How to fix your sleep schedule without pulling an all-nighter


Sleep is one of the most essential activities for human health, but it’s also one of the most neglected. According to the Centers for Disease Control and Prevention, 14.5 percent of adults occasionally have trouble falling asleep. Whether because of work or mindlessly scrolling on your phone, staying up late can throw off your circadian rhythm—the internal clock that tells your body when it’s time to sleep and stay awake. 

So how do you get your sleep cycle back on track? Some online communities have suggested pulling an all-nighter as a quick sleep hack for “resetting” your circadian rhythm. The idea is that forcing yourself awake increases sleep pressure—the urge to sleep more that increases the longer a person is awake—allowing you to knock out at your preferred time. While this may have worked for a person or two, it’s not a recommended practice.

Pulling an all-nighter will actually make sleep problems worse, says Michael Breus, a clinical psychologist known as “The Sleep Doctor.” If your sleep schedule is already off, depriving the body of even more sleep can worsen a person’s cognitive function—stunting their problem-solving, memory, and creative thinking skills. A person’s reaction time also drops dramatically, which can increase the risk of drowsy driving accidents.

[Related: How to wake up]

Thomas Kilkenny, the director of the Institute Sleep Medicine at Northwell Health in New York City, points out that sleep deprivation is considered a form of torture banned in the Geneva Conventions—treaties that list protocols for humanitarian treatment during war. “To voluntarily do this is not a good idea and we should try to do whatever we can to avoid that.”

There’s no way to shift the timing of your circadian rhythm in one night. It actually takes roughly 28 days for your circadian rhythm to reset fully, says Breus. The good news is that while it might take some time, there are other effective methods for getting your sleep schedule back on track. Sleep doctors told Popular Science several strategies to get back into your normal sleep schedule.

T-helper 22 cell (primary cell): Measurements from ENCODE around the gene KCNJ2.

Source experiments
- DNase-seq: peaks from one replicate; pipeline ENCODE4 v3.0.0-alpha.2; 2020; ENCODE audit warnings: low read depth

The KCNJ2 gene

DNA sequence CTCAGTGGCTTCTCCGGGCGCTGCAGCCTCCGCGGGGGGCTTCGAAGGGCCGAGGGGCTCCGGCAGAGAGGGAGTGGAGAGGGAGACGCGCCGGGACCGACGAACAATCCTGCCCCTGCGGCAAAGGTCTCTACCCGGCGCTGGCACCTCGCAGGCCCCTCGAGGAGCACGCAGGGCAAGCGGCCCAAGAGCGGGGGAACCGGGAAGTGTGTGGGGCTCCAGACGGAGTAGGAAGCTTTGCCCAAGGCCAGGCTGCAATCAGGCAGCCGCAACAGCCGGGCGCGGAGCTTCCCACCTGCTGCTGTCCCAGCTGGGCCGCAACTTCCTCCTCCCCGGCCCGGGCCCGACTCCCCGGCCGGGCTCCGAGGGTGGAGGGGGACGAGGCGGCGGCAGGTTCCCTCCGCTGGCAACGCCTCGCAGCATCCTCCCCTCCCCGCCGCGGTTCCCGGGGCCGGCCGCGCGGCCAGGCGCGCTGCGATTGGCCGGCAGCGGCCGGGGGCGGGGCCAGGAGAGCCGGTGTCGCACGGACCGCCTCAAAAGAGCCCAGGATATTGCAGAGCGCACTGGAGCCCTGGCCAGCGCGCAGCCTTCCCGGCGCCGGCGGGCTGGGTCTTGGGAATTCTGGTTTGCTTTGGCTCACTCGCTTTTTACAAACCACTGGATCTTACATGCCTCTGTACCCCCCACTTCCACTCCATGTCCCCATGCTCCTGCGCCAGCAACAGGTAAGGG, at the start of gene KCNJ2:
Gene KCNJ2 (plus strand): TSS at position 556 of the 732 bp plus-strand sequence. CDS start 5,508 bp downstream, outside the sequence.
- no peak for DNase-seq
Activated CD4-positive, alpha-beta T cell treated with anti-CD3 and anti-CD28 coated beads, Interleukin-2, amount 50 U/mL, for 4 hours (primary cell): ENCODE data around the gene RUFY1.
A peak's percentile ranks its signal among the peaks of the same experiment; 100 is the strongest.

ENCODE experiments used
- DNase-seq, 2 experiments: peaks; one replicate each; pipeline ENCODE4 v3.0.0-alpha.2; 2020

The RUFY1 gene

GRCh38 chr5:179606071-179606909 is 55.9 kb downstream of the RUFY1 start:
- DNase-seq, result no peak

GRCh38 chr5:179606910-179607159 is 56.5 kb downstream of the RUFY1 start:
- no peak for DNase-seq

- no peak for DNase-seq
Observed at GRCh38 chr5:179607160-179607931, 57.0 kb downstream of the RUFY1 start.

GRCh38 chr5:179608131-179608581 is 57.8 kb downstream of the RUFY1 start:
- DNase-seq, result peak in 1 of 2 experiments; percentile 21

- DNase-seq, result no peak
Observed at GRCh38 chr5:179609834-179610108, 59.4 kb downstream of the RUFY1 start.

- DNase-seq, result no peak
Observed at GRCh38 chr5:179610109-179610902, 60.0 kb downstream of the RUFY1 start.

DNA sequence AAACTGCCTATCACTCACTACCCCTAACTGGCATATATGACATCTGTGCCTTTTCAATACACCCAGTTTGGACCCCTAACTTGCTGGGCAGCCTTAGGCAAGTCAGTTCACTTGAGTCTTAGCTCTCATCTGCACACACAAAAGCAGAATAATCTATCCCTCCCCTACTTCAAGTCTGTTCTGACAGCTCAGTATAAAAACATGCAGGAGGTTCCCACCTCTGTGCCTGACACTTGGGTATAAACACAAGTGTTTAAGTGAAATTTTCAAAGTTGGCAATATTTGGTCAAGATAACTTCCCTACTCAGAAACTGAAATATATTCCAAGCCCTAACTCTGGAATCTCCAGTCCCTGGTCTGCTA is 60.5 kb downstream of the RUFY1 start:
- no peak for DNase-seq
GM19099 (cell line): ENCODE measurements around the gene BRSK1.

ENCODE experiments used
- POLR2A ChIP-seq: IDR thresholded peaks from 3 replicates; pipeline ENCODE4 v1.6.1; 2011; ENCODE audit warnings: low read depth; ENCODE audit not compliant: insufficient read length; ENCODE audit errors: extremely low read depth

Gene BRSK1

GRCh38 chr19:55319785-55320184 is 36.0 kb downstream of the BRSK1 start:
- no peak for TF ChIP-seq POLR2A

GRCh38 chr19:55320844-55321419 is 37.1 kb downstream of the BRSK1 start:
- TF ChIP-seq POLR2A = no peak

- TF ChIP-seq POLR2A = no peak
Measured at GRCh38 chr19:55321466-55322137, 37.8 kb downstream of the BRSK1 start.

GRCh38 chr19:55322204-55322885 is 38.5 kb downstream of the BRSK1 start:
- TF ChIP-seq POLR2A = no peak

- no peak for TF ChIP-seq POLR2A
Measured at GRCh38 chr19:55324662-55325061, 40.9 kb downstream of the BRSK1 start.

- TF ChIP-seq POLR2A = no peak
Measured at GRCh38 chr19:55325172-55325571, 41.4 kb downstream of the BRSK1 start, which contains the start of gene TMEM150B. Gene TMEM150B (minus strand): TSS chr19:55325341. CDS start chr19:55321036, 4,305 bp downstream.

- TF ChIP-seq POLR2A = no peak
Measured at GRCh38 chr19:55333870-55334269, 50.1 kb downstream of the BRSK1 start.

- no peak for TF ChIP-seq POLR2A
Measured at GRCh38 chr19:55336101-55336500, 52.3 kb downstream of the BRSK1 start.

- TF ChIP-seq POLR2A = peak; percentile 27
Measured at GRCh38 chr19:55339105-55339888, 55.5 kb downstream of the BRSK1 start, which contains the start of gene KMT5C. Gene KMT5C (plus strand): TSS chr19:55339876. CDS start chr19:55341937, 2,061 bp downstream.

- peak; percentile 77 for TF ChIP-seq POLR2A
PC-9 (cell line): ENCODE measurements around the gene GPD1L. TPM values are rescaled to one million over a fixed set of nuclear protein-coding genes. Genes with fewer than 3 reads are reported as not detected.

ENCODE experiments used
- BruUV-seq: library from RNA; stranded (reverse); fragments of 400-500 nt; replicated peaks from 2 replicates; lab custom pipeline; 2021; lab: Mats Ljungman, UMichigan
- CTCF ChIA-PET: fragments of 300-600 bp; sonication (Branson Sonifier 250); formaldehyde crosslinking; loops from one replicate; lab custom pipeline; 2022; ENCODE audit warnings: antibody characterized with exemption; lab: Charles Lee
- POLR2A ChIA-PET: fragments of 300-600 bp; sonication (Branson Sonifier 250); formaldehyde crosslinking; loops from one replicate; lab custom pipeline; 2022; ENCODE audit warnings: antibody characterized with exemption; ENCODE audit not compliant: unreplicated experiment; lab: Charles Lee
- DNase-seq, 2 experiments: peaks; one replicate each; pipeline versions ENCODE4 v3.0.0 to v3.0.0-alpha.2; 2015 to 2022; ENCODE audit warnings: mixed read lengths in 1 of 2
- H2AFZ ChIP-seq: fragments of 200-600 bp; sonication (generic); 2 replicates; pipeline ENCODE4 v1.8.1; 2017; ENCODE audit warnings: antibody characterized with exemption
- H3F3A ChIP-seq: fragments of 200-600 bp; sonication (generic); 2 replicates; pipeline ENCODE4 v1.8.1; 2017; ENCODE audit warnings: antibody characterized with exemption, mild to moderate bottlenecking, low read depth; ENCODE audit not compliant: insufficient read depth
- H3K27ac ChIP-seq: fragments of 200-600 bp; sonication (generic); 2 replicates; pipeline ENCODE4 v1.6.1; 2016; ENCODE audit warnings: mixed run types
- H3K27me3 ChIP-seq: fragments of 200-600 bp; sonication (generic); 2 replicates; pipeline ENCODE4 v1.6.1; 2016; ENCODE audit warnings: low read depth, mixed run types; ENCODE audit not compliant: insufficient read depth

How to fix your sleep schedule

Wake up at the same time every day

If you normally wake up around 8 AM, but last night you didn’t get to bed until 3 AM, Kilkenny recommends still getting up at your usual wake-up hours. You may have to deal with a day of grogginess, but the trade-off is being more likely to maintain your normal sleep schedule. “If you’ve had a bad night, you’ll just have to pretend that one night never happened and get right back into that routine,” Kilkenny says.

You may feel tempted to sleep a few extra hours or sleep in on the weekends. Still, Breus says staying consistent with your normal sleep schedule stabilizes the circadian rhythm and establishes a pattern for sleep and wakefulness. This also means not napping after a poor night of sleep. Kilkenny says a nap will throw off your sleep cycle and make it harder for your body to feel tired at night naturally. 

Set aside time for purposeful worrying

Insomnia is often a result of high stress levels. The body can’t shut down for the night when your brain is actively racing with thoughts of a potential threat, whether that’s a lion prowling your campsite or the stress of paying for rent next month.

Kilkenny advises practicing a technique called purposeful worrying. Like its name, purposeful worrying involves setting aside five to 15 minutes everyday to think and feel anxious about anything troubling you. Giving yourself a time limit to worry about your problems will help manage stress without draining too much of your energy. It also provides an opportunity to really think and plan out solutions to overcome these fears.

When you have a realistic plan for overcoming the problem, the initial concern is not so scary anymore. “The brain has a tendency not to revisit something it’s already figured out,” adds Kilkenny. “You’re much less likely to get into bed and bring up the worry again.”

Exercise in the morning or afternoon

Going to bed physically tired helps increase sleep quality. Ideally aim to exercise every day, even if it is a 20-minute walk in the park. If you do exercise, Breus advises not to exercise four hours before bedtime. 

Body temperature normally increases during the day and slowly drops during the night. When you exercise too close to bedtime, your core body temperature increases, which can give a wrong signal to the circadian rhythm that you need to be awake. Breus explains that giving time to let your body temperature cool down makes you more sleepy.

Prep the body for sleep

You want to make sure your body is set up for rest. Kilkenny recommends avoiding bright lights as they can disrupt your circadian rhythm and lower melatonin levels. This includes turning off all electronics an hour or two before bed and having the bedroom lights dimly lit or off completely. Try to use the time to meditate or read to put yourself in a relaxed state. 

Breus also says not to drink coffee past 2 PM. Caffeine has a mean half-life of five hours, meaning that by 7 PM, about half will be out of your system. Another beverage to limit is alcohol, as it is associated with poor quality sleep and frequent wakings throughout the night. If you decide to drink, Breus advises only consuming two drinks and having them three hours before bed.

It may take a while for your sleep schedule to adjust after a couple of bad nights, but it is possible. Although there are some cases where health problems may cause chronic insomnia. If you continue to have trouble sleeping or your insomnia gets worse, consider speaking with a therapist, sleep specialist, or your doctor to get to the root of the problem.





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